Eurostar trains make the trip from city center to city center, between London’s St. Pancras International Station to Gare du Nord in Paris, in just over 2 hours for a little as $60 each way. Eurostar ticket pricing fluctuates like airline tickets, with the lowest prices usually offered for midweek travel. Be sure to hold onto your boarding pass: it offers 2-for-1 entry to many museums and exhibitions in both cities.

Where to stay; what to do

Coal Drops Yard

In London, there are lots of hotel to choose from right near St. Pancras International railway station, which is steps from the British Library and its many free events and exhibitions. Nearby is the Wellcome Collection, a hip and free science and health-themed museum that markets itself to the “incurably curious.”

Coal Drops Yard, built in 1850 to handle the eight million tons of coal delivered to London each year, has been transformed into the city’s newest trendy destination. Located in King’s Cross, just a few minutes’ walk from St. Pancras, the shopping and dining center boasts more than 50 stores, restaurants and cafés, including the flagship store of Wolf & Badger, which gathers cool offerings from independent brands, and Casa Pastor, serving Mexican-inspired tacos, alongside mezcals, Mexican beers and imaginative margaritas.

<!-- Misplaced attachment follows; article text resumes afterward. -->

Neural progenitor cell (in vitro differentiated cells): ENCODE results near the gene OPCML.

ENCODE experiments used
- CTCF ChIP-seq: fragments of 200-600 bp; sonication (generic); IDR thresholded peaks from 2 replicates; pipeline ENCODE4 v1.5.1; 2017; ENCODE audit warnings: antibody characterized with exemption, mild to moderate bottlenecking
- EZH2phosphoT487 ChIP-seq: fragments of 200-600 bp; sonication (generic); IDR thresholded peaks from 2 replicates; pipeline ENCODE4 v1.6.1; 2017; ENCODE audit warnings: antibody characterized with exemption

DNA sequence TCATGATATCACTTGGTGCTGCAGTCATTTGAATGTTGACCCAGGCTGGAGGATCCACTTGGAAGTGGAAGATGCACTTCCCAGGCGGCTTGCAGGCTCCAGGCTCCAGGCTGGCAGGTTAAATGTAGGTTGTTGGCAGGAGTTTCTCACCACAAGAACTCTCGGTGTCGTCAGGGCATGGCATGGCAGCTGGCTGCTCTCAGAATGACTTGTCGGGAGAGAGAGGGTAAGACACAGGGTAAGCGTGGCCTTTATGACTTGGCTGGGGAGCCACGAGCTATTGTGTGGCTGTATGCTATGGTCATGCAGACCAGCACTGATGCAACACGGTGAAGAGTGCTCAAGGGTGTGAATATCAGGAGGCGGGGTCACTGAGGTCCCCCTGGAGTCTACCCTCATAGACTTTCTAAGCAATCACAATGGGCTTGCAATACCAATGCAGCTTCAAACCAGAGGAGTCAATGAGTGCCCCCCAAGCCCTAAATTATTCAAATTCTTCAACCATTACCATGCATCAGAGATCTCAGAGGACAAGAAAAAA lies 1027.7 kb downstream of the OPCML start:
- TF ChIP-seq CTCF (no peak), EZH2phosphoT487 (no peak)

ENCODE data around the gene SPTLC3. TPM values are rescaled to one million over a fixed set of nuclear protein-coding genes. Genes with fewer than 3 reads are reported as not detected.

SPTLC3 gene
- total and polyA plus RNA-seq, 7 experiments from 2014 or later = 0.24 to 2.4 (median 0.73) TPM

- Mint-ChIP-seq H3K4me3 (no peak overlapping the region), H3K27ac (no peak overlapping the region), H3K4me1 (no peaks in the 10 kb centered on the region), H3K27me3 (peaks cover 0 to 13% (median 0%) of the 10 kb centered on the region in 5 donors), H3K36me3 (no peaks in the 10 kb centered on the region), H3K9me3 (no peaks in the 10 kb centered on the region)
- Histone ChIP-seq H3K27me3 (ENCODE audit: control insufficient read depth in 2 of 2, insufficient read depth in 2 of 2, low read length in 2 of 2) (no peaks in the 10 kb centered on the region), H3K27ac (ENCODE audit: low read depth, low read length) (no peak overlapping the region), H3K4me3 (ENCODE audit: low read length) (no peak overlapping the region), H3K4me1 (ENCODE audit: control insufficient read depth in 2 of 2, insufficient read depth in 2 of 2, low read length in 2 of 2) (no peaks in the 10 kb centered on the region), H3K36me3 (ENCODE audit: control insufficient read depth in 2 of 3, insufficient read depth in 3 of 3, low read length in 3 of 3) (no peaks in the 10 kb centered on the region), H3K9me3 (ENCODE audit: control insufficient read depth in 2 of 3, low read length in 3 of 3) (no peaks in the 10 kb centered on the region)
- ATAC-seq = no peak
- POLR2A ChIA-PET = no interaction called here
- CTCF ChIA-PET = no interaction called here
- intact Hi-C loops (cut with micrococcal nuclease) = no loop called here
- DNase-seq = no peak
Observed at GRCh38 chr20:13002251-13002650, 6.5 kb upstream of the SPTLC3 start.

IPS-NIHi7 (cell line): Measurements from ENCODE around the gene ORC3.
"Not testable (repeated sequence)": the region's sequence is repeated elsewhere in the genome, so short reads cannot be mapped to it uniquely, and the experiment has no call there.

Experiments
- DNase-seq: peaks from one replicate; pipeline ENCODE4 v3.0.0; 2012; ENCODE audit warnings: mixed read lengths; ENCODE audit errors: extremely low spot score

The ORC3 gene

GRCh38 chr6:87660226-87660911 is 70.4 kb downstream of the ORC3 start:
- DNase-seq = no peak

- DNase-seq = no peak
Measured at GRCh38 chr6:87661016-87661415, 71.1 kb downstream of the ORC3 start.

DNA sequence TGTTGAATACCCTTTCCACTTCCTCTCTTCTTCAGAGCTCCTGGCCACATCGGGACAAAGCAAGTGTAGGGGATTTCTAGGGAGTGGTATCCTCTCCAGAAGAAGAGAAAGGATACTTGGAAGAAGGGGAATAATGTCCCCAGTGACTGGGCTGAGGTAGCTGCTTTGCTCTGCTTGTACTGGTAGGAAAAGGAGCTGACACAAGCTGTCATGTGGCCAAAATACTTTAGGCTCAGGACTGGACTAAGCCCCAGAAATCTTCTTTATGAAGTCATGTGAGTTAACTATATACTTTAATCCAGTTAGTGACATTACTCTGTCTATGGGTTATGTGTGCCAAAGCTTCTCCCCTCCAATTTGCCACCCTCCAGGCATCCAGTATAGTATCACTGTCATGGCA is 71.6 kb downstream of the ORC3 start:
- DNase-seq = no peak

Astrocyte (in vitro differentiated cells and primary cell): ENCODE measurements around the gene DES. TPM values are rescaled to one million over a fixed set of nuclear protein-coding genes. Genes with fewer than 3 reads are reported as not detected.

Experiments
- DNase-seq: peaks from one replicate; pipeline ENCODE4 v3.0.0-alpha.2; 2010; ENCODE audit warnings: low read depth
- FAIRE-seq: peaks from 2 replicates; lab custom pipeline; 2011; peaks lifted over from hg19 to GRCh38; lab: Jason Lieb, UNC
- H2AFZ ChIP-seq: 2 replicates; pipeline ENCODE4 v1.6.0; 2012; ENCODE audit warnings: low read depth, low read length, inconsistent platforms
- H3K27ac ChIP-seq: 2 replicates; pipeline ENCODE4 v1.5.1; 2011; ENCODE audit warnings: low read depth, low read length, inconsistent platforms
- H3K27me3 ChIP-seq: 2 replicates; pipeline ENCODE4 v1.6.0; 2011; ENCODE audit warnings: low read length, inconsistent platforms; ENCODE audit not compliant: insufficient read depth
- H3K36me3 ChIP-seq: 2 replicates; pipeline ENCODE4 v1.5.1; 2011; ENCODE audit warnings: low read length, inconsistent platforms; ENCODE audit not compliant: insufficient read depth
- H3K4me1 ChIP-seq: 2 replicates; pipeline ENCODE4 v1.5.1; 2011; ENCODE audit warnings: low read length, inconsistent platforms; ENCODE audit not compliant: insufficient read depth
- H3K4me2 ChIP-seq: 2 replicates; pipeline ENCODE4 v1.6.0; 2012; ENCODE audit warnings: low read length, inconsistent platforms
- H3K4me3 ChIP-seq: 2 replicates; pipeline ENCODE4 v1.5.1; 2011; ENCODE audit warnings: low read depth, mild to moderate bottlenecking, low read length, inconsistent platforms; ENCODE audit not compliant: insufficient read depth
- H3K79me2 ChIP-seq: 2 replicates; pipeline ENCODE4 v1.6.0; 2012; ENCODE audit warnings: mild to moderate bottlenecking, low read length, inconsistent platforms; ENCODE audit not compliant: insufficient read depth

For convenience and a hefty dose of the historic, splurge on a two-night stay at the St. Pancras Renaissance Hotel, inside St. Pancras station. The “Seat to Suite” package includes lounge access as well as a concierge escort between your room and your seat on the Eurostar train, which departs from St. Pancras station.

If you’ll be heading back to the states from Paris, choose a hotel in the city center that offers easy access to museums, café and other top attractions.

The newly renovated 97-room Renaissance Paris Vendome Hotel, near the Tuileries Garden and the Louvre in the city’s historic 1st arrondissement is a good option. Book a breakfast-included package (croissants galore!); seek out nearby “hidden gems” suggested by the hotel’s “Navigator”; and let the front desk book you a seat (preferably at the chef’s counter) in the hotel’s popular-with-locals Balagan Restaurant, which serves an ever-changing menu of Israeli-inspired Middle Eastern meals.

You can save time by combining touring and fine dining by having lunch or dinner at (or on) Ducasse sur Seine, chef Alain Ducasse’s new restaurant on an electric boat offering diners a 90-minute cruise on the Seine. Or board the Bustronome, a restaurant inside a double-decker bus that drives by many of the city’s top sights during a three-hour tour. (There’s a London version of this as well.)